Antibiotic apocalypse

Considering the extent of the antibiotic resistance threat and what needs to be done


The modern world owes its existence to the industrial revolution and medicine, and it’s hard to dispute the benefits both have brought. But you can have too much of a good thing. Overuse of antibiotics is leading to the development of antibiotic resistance in many bacteria, meaning antibiotics are becoming useless for some infections. If the trend continues, there is a possibility that trivial ailments like chest infections will become untreatable and even basic surgery will become impossible. This ‘antibiotic apocalypse’ is creeping ever forward with each drug prescription.

The more we use antibiotics, the more likely it is these antibiotic-resistant bacteria can gain a foothold, outperforming other strains.  Antibiotics are dished out daily in prescriptions from GPs, pharmacists and vets, as well as in battery farms to both prevent illness and promote growth. This cavalier attitude to the use of antibiotics has led to the emergence of so-called ‘superbugs’ like MRSA and Clostridium difficile. Infections from these superbugs are sometimes completely untreatable and, without a change in the way antibiotics are administered, the number of multi-drug resistant strains of bacteria will continue to rise.  According to Dr Craig MacLean of the University of Oxford Department of Zoology, “By 2050 it’s predicted that antibiotic resistant bacteria will be responsible for ten million deaths every year.” The ultimate end of this trend is the so-called ‘antibiotic apocalypse’, in which all known antibiotics are no longer effective in treating disease, causing previously trivial infections to become life threatening.

It’s not just the healthcare system that will be challenged, the economy is set to take a hit too. “In a post-antibiotic world, you might go to the GP with a chest infection,” MacLean explains. “They might tell you that you’ll be fine, but you need to take three or four months off  work. That’s going to have a huge effect on the economy.” This situation is only exacerbated by the fact that there has been a drought in antibiotic discovery since the 1980s.

We can postpone the arrival of the post-antibiotic world, but it’s going to require some significant changes to how antibiotics are used.  Many antibiotics are prescribed needlessly because it’s very easy to confuse a bacterial infection with an infection caused by a virus. Antibiotics are effective against bacteria but cannot kill viruses. As a doctor, if a patient arrives at a hospital with flu-like symptoms, they could either have the flu, which is caused by a virus, or they could have a bacterial infection. Antibiotics will be useless against the flu, but a bacterial infection could be harmful if left untreated. Do you assume it’s the flu and send them home for some rest or do you give them antibiotics just in case?  Diagnostic tools that help doctors distinguish between viral and bacterial infections do exist, but they’re currently too expensive for global use.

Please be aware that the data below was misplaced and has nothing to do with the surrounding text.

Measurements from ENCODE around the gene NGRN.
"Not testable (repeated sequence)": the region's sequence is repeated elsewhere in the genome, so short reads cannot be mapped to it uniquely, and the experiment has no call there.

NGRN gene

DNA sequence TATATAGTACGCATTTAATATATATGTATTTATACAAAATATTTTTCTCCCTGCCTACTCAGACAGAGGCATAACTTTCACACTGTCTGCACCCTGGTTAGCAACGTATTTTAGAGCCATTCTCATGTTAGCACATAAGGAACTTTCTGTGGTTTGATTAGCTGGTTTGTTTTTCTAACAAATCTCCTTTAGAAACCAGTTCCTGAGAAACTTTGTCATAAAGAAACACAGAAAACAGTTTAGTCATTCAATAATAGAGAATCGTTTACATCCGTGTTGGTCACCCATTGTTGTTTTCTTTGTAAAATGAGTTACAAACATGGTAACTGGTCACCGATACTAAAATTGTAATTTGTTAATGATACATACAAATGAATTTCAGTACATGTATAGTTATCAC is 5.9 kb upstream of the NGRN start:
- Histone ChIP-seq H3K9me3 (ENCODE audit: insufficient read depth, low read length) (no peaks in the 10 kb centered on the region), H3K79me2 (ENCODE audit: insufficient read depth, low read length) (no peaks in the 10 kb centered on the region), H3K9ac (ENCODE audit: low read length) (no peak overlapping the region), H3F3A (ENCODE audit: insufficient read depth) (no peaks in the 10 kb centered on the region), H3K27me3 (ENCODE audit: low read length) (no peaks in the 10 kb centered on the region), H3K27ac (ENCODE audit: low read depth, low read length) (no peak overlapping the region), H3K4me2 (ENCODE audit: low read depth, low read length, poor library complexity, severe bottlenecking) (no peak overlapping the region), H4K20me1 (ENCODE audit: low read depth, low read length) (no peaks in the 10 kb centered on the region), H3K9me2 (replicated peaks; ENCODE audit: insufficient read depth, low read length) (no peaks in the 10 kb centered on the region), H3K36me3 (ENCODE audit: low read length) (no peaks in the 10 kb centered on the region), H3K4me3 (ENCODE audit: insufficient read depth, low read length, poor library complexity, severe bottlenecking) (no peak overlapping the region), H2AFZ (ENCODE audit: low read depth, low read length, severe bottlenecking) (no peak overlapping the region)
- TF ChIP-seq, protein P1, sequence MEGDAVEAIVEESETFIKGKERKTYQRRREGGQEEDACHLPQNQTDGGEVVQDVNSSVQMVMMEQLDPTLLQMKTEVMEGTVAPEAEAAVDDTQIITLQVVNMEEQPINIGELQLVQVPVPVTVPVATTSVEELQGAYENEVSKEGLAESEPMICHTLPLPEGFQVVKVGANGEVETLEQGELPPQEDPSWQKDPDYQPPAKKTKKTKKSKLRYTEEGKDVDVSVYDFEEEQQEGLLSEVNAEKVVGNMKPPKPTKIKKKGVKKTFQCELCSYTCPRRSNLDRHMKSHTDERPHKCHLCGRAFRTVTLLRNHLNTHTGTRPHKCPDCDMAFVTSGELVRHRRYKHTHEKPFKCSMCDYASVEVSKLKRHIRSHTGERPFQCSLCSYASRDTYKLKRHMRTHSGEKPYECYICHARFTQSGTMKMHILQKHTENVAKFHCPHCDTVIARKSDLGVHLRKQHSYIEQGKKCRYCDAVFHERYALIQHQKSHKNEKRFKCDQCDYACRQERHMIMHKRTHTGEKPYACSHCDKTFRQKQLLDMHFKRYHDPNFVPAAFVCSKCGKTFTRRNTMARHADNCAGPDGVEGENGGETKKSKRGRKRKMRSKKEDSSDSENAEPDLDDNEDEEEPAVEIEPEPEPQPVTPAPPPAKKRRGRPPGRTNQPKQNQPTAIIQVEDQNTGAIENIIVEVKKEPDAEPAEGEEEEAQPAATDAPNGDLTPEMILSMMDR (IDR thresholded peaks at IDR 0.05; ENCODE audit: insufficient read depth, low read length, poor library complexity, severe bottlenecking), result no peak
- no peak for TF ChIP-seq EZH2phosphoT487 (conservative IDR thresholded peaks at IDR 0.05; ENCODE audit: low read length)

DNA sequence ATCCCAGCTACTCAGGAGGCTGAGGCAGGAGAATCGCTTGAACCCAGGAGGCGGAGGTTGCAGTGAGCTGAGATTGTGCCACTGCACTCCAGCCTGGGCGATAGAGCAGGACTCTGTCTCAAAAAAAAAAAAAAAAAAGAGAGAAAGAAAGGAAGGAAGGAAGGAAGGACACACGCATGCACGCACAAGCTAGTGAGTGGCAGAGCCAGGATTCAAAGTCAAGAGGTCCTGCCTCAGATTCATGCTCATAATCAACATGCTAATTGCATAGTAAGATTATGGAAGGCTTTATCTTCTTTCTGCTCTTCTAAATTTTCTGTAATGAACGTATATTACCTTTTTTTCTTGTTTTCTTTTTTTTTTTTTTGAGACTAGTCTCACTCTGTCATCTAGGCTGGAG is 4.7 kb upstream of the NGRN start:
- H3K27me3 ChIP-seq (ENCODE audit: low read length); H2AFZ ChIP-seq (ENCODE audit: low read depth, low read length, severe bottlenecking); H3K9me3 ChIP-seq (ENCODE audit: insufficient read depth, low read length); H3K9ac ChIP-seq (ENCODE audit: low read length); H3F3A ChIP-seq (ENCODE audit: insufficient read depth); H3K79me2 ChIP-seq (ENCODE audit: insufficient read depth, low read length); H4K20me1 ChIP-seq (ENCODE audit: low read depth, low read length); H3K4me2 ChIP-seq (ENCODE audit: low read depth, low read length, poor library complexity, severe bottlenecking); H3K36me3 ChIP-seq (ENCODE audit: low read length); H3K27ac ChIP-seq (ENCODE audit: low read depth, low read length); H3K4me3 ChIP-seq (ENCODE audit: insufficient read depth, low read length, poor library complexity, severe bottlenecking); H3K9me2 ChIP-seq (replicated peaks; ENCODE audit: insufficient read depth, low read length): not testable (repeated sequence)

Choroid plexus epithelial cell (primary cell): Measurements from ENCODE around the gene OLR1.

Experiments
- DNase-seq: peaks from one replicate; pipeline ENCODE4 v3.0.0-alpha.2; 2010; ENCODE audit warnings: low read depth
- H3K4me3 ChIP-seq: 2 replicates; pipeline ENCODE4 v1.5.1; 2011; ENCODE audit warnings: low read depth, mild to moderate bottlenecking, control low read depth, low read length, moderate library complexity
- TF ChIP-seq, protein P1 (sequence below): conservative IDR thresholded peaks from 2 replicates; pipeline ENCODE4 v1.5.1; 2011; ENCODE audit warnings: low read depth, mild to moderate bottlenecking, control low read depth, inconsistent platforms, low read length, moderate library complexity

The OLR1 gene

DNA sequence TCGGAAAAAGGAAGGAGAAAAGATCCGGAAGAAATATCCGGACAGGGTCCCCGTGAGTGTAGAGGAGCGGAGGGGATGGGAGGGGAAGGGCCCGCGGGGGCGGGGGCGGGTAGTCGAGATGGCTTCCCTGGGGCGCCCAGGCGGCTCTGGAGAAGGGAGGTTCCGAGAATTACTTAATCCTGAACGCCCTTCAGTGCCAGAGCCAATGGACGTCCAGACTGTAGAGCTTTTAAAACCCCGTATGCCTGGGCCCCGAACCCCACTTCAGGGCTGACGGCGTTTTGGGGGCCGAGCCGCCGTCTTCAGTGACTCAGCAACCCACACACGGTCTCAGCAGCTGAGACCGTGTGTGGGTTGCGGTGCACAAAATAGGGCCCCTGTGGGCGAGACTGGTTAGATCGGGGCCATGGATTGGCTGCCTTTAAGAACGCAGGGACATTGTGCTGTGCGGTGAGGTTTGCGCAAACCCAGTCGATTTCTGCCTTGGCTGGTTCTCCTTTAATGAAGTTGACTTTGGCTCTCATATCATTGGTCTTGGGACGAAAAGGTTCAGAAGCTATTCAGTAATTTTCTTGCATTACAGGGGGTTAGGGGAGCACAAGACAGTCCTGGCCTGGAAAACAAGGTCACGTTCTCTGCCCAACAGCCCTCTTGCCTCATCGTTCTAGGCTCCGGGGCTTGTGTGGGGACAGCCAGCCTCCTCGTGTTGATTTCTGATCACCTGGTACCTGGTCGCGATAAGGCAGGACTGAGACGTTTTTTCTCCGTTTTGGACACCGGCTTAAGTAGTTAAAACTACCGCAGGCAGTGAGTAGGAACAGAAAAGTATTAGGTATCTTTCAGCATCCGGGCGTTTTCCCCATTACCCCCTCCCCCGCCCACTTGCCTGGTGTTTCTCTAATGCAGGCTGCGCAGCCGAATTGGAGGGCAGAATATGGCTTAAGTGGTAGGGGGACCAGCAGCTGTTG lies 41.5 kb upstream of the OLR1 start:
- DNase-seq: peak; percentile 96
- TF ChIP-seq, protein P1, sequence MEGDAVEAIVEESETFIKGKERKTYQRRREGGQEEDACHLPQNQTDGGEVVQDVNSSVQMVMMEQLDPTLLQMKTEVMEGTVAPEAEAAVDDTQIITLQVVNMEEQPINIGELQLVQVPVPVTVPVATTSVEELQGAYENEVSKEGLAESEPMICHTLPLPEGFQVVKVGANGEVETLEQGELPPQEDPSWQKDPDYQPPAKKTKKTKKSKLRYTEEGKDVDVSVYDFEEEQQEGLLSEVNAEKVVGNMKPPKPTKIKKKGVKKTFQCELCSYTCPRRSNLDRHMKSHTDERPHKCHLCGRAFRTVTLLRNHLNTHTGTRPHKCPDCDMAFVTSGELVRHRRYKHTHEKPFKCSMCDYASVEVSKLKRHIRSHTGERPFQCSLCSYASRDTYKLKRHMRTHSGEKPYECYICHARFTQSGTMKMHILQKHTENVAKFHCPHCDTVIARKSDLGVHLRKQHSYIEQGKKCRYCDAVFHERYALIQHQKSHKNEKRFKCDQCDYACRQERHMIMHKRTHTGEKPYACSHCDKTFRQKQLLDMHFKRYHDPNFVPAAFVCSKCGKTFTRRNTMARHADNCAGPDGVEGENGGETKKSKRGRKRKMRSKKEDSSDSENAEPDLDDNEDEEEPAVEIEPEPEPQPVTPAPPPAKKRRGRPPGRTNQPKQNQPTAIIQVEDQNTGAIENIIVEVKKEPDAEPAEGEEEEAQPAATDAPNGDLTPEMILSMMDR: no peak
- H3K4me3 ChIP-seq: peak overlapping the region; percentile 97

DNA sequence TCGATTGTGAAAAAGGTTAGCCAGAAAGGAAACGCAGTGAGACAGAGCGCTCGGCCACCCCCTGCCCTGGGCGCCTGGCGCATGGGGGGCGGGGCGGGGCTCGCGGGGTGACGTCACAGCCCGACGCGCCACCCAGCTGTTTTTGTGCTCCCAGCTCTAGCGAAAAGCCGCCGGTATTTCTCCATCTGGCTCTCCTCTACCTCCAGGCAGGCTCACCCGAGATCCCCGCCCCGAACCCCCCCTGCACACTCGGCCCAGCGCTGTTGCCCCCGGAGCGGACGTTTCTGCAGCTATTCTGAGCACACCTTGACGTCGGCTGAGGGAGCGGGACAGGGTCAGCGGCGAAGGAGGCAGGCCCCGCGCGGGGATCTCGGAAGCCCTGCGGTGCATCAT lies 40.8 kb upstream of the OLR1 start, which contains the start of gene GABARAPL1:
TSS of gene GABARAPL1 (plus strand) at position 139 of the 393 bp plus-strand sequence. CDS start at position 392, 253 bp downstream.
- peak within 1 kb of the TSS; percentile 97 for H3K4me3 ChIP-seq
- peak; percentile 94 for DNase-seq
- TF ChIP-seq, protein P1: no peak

The inability to distinguish types of infection is only part of the problem; the attitude of patients can be an issue too. Most people aren’t aware of antibiotic resistance, and our busy lives mean we just want a pill to help us as quickly as possible. Many people feel more comfortable walking out of the doctor’s surgery with a prescription. “People are seeking medicine as well as advice,” said Professor Chrisoph Tang of the Sir William Dunn School of Pathology. Tang believes educating patients about antibiotics could help significantly. “In Scandinavia, the general public are well educated about antibiotic resistance. Antibiotic use is lower there and we see less antibiotic resistance.”

If the four horsemen of the apocalypse are indeed just around the corner, it’s Pestilence leading the charge. Antibiotic resistance is an imminent threat and left unchecked it will change the face of modern medicine.

It’s not too late for the horsemen to falter, change is possible and in some cases simple.  Antibiotics need to be used more sparingly, but we need affordable technology to help this happen. Equally importantly, we need to be more aware about what we can do. We have to stop demanding antibiotics from our doctors and, if we are given some, we must finish the prescription.

For Cherwell, maintaining editorial independence is vital. We are run entirely by and for students. To ensure independence, we receive no funding from the University and are reliant on obtaining other income, such as advertisements. Due to the current global situation, such sources are being limited significantly and we anticipate a tough time ahead – for us and fellow student journalists across the country.

So, if you can, please consider donating. We really appreciate any support you’re able to provide; it’ll all go towards helping with our running costs. Even if you can't support us monetarily, please consider sharing articles with friends, families, colleagues - it all helps!

Thank you!